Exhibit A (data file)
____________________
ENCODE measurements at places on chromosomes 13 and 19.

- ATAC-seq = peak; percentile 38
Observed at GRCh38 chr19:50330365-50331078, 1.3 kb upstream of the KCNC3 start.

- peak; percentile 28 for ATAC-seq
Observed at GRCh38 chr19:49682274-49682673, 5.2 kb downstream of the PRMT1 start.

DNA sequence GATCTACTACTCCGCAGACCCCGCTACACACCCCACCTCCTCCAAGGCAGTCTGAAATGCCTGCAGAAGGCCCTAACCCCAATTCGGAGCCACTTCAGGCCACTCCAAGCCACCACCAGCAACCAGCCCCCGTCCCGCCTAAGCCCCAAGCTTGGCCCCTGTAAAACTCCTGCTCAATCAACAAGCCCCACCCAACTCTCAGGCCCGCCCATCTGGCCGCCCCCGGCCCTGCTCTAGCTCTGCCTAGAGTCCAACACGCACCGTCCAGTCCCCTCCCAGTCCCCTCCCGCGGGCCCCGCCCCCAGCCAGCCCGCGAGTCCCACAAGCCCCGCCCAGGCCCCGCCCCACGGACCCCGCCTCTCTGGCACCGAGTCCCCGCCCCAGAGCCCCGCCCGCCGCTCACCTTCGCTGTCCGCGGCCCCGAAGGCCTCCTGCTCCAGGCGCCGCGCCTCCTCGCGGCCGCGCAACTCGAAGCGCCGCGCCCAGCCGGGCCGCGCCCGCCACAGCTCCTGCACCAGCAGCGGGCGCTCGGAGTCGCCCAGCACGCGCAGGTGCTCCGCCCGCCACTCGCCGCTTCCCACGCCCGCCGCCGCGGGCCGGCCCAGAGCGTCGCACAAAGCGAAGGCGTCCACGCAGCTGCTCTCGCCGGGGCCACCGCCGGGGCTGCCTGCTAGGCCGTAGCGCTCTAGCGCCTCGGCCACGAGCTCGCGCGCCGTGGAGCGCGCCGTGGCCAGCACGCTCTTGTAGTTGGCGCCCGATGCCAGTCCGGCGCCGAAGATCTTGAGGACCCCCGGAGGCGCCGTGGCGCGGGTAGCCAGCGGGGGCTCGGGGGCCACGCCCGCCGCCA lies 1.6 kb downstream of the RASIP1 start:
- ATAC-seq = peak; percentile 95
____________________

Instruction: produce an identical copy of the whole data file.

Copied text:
ENCODE measurements at places on chromosomes 13 and 19.

- ATAC-seq = peak; percentile 38
Observed at GRCh38 chr19:50330365-50331078, 1.3 kb upstream of the KCNC3 start.

- peak; percentile 28 for ATAC-seq
Observed at GRCh38 chr19:49682274-49682673, 5.2 kb downstream of the PRMT1 start.

DNA sequence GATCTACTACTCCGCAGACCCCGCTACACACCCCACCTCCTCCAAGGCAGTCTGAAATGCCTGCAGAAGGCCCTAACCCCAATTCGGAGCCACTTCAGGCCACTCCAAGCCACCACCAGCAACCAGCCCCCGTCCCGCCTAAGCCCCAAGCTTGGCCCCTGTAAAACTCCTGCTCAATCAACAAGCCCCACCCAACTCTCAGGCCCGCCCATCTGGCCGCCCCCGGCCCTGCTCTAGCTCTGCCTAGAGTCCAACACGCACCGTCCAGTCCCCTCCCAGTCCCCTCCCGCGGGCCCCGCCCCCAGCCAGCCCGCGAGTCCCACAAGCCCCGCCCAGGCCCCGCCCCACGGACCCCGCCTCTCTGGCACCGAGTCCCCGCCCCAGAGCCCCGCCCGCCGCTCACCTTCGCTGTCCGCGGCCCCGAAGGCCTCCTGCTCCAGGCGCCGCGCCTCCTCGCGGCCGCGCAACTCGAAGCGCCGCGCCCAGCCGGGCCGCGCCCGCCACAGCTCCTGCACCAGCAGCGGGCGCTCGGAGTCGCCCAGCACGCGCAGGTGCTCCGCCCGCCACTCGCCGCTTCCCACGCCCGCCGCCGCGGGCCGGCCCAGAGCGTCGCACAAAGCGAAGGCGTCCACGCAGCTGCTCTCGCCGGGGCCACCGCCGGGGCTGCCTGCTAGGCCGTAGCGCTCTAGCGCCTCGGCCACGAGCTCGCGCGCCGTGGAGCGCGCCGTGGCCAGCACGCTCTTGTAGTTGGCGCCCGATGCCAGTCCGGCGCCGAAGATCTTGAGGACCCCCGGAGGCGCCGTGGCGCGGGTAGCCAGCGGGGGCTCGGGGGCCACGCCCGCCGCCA lies 1.6 kb downstream of the RASIP1 start:
- ATAC-seq = peak; percentile 95